June 26, 2014 29 Comments
Taken as a whole, Pixar’s films can be viewed as serialized chapters in a single life: from sibling rivalry, early attachment (Toy Story), and socialization (A Bug’s Life), to maturation (Monter’s Inc.), separation, and parenthood (Toy Story 2, Finding Nemo); from protecting the nuclear family (The Incredibles), shifting out of the fast lane (Cars), and rekindling passion (Ratatouille), to planning for future generations (WALL-E), and, finally, accepting death (Up).
In the movie Up, Carl has his life set to a certain standard, and his goals are fixed without much room for interruption. But interruption knocks on his door (2,000 feet in the air) and presents itself. Throughout the story, Russell the boy slowly but surely wedges his way into Carl’s heart. And slowly we begin to see the ideology of an adoption form. We learn that Russell is fatherless and Carl steps in as his surrogate father. But the only way for him to do that is by letting go of what’s closest to him.
I’m not like Carl in the sense that I always keep my word (or will die trying), but I do have many of his negative qualities. I’m stubborn and like to have things go my way. But with the arrival of our foster daughter a few months ago, I’ve had to rearrange my comfortable lifestyle a bit.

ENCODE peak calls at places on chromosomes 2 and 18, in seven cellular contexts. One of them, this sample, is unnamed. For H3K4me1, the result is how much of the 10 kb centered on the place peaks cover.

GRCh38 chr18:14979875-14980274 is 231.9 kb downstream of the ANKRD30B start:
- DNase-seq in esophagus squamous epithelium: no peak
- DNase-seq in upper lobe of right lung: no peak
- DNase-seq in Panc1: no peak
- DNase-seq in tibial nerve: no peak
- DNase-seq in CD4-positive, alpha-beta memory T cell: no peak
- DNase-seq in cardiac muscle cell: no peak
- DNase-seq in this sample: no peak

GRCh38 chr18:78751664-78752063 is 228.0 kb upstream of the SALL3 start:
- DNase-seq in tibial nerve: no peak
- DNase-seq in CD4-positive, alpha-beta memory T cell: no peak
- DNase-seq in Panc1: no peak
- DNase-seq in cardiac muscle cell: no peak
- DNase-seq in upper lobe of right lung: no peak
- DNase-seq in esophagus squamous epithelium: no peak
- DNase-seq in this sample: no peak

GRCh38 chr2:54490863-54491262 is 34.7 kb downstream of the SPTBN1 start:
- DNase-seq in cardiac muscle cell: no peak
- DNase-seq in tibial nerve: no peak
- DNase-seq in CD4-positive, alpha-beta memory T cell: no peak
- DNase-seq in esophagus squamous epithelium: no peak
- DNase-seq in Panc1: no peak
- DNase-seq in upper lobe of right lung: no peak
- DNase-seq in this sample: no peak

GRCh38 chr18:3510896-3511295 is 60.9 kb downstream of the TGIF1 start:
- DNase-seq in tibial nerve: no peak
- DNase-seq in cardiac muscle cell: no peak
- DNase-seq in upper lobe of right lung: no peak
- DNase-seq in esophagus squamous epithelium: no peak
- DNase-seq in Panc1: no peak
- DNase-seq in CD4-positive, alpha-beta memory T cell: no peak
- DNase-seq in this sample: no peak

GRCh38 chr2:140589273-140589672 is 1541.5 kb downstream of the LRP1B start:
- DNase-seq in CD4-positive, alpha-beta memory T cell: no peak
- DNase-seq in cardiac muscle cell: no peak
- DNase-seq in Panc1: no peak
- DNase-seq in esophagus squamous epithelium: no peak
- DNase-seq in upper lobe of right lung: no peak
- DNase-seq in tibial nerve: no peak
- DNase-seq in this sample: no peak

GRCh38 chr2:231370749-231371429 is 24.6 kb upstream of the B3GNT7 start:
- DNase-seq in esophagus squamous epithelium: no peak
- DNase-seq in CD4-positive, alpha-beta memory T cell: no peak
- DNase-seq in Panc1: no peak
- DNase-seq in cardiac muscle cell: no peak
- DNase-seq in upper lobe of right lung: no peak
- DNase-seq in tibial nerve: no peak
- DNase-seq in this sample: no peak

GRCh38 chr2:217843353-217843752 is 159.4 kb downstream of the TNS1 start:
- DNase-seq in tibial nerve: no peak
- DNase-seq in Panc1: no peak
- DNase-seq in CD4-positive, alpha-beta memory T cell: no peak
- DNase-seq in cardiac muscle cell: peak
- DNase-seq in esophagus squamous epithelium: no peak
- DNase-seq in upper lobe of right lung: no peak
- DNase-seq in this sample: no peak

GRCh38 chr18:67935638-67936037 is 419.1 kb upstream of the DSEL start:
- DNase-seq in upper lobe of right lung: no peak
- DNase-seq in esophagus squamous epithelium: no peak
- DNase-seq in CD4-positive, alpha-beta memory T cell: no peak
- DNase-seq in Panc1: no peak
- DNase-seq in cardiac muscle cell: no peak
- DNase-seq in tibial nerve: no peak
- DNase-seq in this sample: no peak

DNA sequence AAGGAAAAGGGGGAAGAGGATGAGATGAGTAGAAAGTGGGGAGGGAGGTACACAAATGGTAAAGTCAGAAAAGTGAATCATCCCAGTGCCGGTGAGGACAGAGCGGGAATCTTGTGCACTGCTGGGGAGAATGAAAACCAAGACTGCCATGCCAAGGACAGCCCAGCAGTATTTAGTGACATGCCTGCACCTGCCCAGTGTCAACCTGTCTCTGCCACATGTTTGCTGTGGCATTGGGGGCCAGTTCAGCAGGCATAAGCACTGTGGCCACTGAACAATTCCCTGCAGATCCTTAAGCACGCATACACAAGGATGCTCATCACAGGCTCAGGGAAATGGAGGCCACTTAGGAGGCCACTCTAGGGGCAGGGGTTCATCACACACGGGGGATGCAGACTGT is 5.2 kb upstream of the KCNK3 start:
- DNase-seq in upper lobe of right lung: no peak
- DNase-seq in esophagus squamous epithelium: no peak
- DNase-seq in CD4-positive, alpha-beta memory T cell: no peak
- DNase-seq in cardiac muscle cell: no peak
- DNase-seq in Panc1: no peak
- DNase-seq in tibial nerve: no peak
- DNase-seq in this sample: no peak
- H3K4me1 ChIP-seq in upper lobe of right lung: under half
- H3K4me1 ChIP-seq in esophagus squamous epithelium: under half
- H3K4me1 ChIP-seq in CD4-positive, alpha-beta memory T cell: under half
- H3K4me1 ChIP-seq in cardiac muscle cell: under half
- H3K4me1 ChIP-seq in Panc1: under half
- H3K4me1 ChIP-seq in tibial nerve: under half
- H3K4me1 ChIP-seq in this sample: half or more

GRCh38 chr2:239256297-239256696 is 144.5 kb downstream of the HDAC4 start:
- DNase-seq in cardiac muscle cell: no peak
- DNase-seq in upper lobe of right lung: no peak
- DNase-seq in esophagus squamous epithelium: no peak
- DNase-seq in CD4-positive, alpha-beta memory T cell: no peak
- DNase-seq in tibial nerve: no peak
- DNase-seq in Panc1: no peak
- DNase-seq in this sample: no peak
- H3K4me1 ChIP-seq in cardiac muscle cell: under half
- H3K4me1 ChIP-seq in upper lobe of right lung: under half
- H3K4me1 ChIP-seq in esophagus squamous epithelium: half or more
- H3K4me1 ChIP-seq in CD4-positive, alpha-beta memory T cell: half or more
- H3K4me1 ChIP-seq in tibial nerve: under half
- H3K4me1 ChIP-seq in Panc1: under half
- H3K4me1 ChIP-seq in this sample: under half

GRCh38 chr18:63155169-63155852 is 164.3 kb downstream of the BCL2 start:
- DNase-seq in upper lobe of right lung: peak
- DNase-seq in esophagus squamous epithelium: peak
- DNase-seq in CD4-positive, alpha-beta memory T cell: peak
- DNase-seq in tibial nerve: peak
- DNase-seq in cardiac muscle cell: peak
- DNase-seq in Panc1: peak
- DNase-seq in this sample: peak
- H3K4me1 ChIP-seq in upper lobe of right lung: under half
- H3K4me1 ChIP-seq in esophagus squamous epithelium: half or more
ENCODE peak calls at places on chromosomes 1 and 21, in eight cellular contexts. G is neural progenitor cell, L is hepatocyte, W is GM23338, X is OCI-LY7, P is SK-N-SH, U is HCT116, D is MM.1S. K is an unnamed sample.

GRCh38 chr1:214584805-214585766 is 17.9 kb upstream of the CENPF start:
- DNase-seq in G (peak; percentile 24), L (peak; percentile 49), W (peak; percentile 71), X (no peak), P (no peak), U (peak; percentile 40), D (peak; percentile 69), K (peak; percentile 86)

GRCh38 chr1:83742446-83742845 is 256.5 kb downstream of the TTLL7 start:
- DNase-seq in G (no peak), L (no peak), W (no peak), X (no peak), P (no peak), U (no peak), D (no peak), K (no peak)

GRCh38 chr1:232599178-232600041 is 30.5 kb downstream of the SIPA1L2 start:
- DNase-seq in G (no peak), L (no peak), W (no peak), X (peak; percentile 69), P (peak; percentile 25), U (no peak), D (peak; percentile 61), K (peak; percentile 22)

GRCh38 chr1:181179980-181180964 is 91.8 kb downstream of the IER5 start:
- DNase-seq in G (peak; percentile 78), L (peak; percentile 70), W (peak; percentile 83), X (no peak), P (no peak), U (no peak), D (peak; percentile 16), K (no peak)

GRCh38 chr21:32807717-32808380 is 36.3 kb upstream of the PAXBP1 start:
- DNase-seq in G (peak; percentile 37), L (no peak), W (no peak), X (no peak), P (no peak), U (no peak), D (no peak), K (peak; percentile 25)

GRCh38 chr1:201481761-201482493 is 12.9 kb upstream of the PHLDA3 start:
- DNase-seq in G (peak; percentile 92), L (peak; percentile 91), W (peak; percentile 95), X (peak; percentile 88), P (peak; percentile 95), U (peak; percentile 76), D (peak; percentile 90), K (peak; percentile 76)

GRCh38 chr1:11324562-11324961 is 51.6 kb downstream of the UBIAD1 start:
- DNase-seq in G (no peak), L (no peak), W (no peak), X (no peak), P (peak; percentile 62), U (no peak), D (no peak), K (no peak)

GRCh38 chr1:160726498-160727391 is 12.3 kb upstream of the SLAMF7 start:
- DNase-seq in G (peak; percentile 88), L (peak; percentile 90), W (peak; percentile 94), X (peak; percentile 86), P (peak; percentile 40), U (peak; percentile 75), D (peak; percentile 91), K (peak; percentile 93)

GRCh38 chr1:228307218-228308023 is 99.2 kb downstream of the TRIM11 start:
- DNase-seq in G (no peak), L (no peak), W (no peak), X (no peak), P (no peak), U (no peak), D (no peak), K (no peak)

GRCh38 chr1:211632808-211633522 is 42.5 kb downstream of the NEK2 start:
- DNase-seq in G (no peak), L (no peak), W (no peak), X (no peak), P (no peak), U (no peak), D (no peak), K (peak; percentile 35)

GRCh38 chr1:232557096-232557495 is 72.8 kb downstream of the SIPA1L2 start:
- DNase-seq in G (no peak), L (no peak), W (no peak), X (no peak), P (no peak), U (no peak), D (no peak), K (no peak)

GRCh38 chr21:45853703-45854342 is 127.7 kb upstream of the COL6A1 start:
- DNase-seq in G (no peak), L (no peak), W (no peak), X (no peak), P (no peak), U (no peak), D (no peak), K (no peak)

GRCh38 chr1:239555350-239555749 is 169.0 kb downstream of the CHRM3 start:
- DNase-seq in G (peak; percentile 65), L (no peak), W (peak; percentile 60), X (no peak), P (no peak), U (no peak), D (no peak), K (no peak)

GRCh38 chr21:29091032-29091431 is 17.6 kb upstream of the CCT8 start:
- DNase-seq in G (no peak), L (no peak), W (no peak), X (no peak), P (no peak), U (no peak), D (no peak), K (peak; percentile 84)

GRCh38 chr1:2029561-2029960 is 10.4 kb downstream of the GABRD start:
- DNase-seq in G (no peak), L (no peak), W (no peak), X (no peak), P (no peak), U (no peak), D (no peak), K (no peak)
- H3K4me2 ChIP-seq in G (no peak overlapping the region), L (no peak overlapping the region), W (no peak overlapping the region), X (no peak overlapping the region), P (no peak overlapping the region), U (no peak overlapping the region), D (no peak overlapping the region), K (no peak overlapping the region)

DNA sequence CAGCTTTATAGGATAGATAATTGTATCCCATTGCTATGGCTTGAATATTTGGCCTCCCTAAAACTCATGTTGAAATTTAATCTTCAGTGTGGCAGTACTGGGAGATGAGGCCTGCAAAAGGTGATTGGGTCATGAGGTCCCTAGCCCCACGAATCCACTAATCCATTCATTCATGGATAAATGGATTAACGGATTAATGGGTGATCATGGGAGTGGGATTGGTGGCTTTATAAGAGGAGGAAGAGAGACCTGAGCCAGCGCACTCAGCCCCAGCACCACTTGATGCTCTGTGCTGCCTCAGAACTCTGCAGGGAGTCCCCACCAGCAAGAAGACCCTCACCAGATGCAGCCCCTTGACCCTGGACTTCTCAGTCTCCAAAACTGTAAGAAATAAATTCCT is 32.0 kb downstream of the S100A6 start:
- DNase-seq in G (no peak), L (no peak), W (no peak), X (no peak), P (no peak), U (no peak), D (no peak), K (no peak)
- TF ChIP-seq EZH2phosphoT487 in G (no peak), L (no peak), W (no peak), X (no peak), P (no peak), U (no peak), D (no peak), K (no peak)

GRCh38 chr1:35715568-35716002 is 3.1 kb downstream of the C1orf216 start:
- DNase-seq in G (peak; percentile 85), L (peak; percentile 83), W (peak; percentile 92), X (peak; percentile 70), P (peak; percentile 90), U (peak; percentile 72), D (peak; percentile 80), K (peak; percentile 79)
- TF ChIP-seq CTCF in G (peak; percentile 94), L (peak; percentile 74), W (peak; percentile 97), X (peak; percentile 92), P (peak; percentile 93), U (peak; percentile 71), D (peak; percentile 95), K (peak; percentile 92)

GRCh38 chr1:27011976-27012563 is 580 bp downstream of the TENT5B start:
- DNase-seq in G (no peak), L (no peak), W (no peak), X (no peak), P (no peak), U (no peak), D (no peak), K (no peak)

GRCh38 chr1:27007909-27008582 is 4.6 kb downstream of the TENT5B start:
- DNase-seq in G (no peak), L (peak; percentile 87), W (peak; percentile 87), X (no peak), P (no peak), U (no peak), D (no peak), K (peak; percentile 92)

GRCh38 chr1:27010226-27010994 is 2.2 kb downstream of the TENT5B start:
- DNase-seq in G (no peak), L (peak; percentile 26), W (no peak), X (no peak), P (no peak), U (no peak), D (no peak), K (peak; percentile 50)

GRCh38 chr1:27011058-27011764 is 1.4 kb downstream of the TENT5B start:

But I’m not the only one; anyone who’s a parent has had to do this. Parents learn how to watch less TV, get less sleep, and drop everything to assist the needs of the afflicted (or hungry).
And you know, giving all that up is worth it to see my little girl smile with satisfaction or joy just to see me.
I love stories like Up, because it reminds us what we’re living for. Not comfy chairs or waterfalls or prunes, but relationships, and love, and extending our family circle.
We’re so thankful for our rolling, laughing, giggling little girl. Her parents have been MIA these past several months so it looks like transitioning into the official adoption phase is inevitable and very near at hand.
Obviously Sarabeth and I are thrilled and can’t imagine a single a day without Baby A. in our lives. So yeah, she’s worth less sleep and dirty diapers. To us, she’s worth everything in the whole world.